(Go to list of  questions) Regulations regarding licensing and certification are different from state to state. However, licensing and certification is most often associated with many hours of classroom study, tests and real world experience. Once licensed, he/she is required to complete continuing education courses so that the license doesn't expire. To see the specific requirements for any state click here.

Who hires R Cohen Appraisal   (Go to list of  questions)

Mortgage lenders are an appraiser's most likely customer, using their services to ensure a home involved in a mortgage transaction is enough to cover a loan balance in the case of default. Attorneys and CPAs also retain the services of appraisers for asset division and estate settlements.

Where does an appraiser get the data used to estimate values in Marin County or other areas?   (Go to list of  questions)

One of the primary activities of an appraiser is to compile data. Data can be described as either Specific or General. Specific data is from the property itself; Location, condition, amenities, size and other specifics are noted by the appraiser while on site.

General data is gathered from a variety of places. To find out about recently sold homes to be used as "comps", an appraiser will typically go to the local Multiple Listing Service. Tax records and other courthouse documents reveal actual sales prices in a market. Appraisers routinely need to report when a property lies in a flood zone, so that information is retrieved from a FEMA data outlet such as a la mode's InterFlood product.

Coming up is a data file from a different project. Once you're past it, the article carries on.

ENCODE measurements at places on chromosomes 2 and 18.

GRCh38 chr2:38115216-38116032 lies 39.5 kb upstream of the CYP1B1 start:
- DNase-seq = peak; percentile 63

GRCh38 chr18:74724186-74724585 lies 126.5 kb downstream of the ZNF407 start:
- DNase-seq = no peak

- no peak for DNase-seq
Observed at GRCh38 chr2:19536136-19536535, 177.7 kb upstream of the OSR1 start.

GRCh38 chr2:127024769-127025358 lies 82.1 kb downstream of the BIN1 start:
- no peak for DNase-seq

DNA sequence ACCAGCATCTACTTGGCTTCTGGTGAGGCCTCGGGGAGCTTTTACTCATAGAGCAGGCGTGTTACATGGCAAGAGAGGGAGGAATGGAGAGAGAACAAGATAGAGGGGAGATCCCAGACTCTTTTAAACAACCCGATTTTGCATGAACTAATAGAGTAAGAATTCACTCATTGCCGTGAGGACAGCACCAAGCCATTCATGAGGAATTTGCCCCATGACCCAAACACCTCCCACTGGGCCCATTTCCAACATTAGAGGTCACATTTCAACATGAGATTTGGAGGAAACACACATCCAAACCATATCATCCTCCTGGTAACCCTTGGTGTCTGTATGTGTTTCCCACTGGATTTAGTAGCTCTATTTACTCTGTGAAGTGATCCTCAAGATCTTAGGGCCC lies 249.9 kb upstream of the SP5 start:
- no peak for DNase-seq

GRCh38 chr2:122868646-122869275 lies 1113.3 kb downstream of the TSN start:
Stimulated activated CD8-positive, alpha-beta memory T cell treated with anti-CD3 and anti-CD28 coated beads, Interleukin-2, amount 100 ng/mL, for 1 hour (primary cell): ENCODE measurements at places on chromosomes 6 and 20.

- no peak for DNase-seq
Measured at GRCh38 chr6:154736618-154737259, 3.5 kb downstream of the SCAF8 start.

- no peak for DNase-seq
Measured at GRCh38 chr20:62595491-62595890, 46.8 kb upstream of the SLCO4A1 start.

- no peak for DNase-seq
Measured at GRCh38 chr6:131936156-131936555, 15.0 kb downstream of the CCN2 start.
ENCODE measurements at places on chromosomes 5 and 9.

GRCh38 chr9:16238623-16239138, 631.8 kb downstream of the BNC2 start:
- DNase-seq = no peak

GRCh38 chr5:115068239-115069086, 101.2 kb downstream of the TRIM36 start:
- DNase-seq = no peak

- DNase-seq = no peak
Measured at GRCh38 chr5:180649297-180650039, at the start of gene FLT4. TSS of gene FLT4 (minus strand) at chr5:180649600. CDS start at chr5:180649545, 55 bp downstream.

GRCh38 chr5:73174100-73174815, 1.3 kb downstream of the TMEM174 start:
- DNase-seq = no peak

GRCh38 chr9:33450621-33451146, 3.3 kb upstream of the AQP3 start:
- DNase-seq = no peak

And most importantly, the appraiser assimilates general data from his or her past experience in doing assignments for other properties in the same market.


How can a licensed appraiser help me?   (Go to list of  questions)

An appraisal is a worthwhile anytime the value of your home is relevant to some financial decision. If you're selling your house, an appraisal helps you set the most appropriate price. If you're buying, it makes sure you don't overpay. If you're engaged in an estate settlement or divorce, it ensures that property is divided fairly. A home is often the single, largest financial asset anybody owns. Knowing its true value means you can make informed financial decisions.